Iowa Hawkeyes

Iowa forwards Melsahn Basabe (1) and Zach McCabe (15) defend against a shot by South Dakota forward Tyler Flack (23) during the first half of an NCAA college basketball game, Tuesday, Dec. 4, 2012, in Iowa City, Iowa. (AP Photo/Cedar Rapids Gazette, Brian Ray) 

Brian Ray

IOWA CITY — Nobody could blame them for being bitter.

After all, senior Eric May and juniors Melsahn Basabe and Zach McCabe have combined for 160 career starts for the Iowa basketball team, including 71 a year ago while leading the Hawkeyes to their first winning season in five seasons.

But 10 games into the current season, the three upperclassmen find themselves adjusting to reserve roles as the Hawkeyes work toward Saturday’s 1:30 p.m. game against Northern Iowa at the Big Four Classic.

Each averages 16-18 minutes per game for an 8-2 Iowa team which has included three freshmen in its starting five since Anthony Clemmons replaced McCabe in a lineup shuffle three games ago following consecutive losses to Wichita State and Virginia Tech.

“We didn’t go into this envisioning starting three freshmen, but it has worked out that way, and it has worked well,” coach Fran McCaffery said.

Clemmons has a 21-to-2 assist-to-turnover ratio in his three games as a starter, and the shuffle has helped Aaron White average 15 points over that same span since shifting back to the power forward spot he filled a year ago.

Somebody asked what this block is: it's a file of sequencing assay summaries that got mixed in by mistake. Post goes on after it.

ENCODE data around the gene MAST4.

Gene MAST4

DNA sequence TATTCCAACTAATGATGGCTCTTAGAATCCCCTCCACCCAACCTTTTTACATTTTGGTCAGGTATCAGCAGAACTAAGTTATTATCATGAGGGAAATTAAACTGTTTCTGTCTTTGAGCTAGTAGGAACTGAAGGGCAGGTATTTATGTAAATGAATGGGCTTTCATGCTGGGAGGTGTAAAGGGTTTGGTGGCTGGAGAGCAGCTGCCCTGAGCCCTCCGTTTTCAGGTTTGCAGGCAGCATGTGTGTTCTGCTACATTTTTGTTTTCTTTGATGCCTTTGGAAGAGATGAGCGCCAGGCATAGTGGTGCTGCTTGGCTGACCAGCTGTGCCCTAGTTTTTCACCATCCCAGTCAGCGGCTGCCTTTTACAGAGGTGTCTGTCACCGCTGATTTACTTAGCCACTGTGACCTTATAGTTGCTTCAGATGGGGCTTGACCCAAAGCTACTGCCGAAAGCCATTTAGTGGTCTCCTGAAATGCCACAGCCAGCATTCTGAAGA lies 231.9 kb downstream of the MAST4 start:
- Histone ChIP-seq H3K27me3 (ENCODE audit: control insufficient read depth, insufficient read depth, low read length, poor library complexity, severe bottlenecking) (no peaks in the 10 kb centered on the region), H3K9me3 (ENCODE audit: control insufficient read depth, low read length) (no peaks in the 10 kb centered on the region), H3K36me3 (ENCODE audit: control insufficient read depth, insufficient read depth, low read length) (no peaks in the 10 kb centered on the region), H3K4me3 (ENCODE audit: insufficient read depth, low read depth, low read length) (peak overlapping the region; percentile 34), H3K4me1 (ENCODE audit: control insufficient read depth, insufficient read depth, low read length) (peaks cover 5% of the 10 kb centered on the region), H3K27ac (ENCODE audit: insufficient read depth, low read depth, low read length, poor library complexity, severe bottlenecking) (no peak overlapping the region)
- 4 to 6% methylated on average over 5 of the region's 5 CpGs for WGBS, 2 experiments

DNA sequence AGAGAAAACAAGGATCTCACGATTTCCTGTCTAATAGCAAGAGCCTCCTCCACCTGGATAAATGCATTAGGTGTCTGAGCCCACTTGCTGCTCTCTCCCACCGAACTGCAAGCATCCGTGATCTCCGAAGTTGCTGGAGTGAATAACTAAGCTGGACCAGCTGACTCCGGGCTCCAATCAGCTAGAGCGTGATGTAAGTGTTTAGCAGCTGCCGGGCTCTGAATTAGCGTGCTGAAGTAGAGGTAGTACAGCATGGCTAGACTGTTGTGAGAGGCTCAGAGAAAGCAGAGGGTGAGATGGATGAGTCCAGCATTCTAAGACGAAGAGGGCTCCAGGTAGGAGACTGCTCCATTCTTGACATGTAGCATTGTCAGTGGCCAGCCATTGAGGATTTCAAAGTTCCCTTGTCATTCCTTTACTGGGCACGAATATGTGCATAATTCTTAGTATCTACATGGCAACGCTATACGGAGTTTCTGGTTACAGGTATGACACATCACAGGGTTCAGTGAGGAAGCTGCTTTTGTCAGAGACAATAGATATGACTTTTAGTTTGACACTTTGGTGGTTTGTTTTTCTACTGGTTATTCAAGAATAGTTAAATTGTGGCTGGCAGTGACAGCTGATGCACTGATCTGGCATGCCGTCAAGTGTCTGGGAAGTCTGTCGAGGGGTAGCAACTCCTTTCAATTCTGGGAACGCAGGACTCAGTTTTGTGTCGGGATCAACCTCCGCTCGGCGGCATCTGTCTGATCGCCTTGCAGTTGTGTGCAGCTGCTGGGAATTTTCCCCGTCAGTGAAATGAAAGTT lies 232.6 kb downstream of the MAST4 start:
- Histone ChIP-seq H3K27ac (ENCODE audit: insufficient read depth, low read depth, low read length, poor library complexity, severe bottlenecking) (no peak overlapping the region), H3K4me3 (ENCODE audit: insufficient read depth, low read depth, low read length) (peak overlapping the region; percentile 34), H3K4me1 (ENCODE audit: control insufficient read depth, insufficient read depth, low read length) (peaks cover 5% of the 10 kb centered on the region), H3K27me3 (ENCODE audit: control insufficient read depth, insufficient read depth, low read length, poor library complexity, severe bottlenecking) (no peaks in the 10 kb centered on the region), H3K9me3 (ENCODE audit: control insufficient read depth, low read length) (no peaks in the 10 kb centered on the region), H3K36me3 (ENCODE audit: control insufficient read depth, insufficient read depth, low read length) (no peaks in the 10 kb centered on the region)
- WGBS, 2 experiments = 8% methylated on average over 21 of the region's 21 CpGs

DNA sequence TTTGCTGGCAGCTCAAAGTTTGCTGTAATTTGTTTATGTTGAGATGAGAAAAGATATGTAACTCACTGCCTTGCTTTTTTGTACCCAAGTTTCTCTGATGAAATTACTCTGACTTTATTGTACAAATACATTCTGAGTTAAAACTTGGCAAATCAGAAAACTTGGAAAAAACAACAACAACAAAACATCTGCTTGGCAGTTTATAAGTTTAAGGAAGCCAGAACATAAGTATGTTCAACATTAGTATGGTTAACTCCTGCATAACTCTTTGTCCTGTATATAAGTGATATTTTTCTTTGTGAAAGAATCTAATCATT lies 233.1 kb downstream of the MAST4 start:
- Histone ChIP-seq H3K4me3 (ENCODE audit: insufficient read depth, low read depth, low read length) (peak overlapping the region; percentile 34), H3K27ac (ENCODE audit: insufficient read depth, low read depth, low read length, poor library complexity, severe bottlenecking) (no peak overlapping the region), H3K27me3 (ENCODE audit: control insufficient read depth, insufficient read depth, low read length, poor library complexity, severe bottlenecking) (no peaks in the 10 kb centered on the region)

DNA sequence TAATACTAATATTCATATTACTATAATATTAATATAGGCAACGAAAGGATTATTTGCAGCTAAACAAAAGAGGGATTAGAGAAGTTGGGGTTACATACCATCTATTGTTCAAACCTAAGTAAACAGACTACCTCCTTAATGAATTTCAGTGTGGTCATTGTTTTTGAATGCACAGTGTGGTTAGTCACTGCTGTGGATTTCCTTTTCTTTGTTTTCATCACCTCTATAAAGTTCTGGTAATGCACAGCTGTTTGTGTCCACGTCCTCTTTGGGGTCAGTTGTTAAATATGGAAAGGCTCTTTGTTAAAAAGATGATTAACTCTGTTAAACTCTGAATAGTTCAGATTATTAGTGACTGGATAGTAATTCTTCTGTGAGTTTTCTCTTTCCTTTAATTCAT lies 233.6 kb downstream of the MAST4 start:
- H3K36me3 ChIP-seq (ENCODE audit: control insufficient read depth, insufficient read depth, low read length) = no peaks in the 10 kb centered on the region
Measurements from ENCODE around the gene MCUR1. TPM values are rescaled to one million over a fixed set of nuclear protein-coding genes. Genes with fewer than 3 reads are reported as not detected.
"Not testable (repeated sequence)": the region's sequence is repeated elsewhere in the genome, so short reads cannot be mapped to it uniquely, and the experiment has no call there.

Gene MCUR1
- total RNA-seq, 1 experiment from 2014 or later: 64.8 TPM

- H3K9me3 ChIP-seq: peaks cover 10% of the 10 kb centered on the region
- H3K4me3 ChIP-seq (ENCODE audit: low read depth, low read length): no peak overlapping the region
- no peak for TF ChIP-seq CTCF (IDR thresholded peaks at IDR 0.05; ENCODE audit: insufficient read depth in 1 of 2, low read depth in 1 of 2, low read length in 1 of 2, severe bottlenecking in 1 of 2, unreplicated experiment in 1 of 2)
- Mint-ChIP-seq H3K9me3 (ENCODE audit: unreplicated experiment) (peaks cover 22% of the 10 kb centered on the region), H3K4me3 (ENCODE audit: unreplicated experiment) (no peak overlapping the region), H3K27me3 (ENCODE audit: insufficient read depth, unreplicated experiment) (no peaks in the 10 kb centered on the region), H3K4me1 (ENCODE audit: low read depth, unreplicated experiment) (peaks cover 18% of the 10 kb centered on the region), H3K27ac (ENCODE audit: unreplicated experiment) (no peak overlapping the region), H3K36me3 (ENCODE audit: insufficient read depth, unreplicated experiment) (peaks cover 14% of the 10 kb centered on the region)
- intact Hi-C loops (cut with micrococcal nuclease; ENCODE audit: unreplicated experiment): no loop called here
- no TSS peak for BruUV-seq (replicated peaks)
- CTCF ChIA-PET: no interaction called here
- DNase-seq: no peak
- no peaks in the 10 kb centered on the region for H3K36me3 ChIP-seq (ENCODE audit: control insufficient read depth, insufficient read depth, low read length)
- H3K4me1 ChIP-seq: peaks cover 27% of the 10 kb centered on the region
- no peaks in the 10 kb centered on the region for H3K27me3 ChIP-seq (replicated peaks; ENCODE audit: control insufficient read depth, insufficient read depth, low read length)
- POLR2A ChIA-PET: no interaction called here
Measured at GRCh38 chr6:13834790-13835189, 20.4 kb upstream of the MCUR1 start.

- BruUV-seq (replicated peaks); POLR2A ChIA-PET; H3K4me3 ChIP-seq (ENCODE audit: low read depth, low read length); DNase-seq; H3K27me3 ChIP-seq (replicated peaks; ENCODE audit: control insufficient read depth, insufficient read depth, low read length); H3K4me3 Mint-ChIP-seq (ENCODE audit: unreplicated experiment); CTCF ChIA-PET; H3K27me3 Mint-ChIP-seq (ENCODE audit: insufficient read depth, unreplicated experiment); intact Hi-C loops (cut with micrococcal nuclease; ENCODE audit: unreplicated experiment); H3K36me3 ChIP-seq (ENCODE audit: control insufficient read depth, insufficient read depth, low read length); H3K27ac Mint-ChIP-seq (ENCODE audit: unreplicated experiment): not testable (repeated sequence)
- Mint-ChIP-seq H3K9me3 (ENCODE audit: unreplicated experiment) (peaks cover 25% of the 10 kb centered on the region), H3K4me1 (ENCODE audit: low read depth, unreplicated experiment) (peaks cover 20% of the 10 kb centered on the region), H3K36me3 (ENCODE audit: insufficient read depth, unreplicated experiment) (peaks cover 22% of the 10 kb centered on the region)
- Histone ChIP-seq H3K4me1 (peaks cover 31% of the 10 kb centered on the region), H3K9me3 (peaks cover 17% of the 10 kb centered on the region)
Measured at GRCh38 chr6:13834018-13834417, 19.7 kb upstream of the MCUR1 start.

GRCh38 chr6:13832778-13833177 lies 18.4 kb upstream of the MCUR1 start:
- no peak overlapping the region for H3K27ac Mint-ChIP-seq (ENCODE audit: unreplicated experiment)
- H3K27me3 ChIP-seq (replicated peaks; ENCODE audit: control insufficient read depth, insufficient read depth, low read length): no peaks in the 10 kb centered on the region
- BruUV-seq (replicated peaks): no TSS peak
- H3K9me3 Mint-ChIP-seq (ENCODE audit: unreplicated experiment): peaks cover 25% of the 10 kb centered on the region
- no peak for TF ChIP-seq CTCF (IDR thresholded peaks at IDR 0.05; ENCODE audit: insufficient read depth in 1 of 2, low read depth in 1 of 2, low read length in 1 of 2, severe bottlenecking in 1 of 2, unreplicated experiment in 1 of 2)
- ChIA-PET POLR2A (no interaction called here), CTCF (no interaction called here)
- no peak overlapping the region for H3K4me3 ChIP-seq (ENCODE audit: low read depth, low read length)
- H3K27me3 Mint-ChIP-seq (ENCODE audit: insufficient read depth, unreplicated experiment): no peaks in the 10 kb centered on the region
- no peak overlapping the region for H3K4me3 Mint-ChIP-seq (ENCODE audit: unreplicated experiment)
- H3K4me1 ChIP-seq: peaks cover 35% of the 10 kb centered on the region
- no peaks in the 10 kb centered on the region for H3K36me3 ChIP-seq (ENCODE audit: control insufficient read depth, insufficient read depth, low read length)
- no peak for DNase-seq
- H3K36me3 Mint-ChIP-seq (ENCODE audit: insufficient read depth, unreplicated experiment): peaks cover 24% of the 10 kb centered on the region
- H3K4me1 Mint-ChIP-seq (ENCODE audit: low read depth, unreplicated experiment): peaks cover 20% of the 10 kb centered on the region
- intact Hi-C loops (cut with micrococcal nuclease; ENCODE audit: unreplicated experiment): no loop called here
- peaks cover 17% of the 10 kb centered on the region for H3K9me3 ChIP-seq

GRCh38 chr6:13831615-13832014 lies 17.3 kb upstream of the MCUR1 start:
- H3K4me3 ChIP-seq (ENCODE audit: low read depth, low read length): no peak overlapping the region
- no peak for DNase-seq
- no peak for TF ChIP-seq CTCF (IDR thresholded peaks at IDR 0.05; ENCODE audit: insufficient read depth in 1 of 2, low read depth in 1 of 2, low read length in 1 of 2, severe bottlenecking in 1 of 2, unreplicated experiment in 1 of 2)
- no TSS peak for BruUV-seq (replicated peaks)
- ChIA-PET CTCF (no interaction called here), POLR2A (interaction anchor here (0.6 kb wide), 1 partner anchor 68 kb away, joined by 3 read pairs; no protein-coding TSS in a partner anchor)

As for McCabe, the only one of three who has started a game this season, the opportunities continue to exist.

May, Basabe and McCabe have combined to average 18.3 points and 12.3 rebounds this season.

“The reality is that (McCabe) and Basabe are going to get starter’s minutes in every game, but if the upperclassmen don’t buy in — and I’ve been around teams where that has happened — it can be a disaster,” McCaffery said.

McCaffery said the personalities of the three players involved have helped Iowa avert potential problems.

“The chemistry on this team is good, and that’s a credit to the guys who have been around,” McCaffery said. “They all want to do whatever it takes for us to be successful.”

McCabe said Wednesday he understands the reasoning behind McCaffery’s move.

It followed a 13-of-40 start from the field and was made in part to ease some of the pressure McCaffery saw McCabe putting on himself on the offensive end of the floor.

“Any time you lose two straight games, you have to look for ways to adjust to turn things around,” McCabe said. “I don’t take it personally. Any of us could start, but right now we’re playing well off the bench.”

In his three games off the bench, his shooting percentage has risen slightly, but his role on the floor remains unchanged.

“My job, and all of our jobs really, are to come in and compete at a high level and help the team be successful,” McCabe said. “We’re coming in ready to go, playing hard, playing with energy. That’s what I’ve been trying to do.”

May, the team’s captain, expected his off-court leadership to be as valuable as his on-court contribution this season.

He said McCaffery has clearly defined roles for his players.

“That is one of the reasons why people aren’t getting upset,” May said. “Everybody knows where they stand, and that does make a difference.”

As long as victories follow, McCabe said that is a tradeoff he is willing to live with.

“We all want to get to the NCAA tourney, as long as we have the chance to make that happen, it’s worth some sacrifice,” McCabe said. “We’re not a selfish team, and that is helping us make this work.”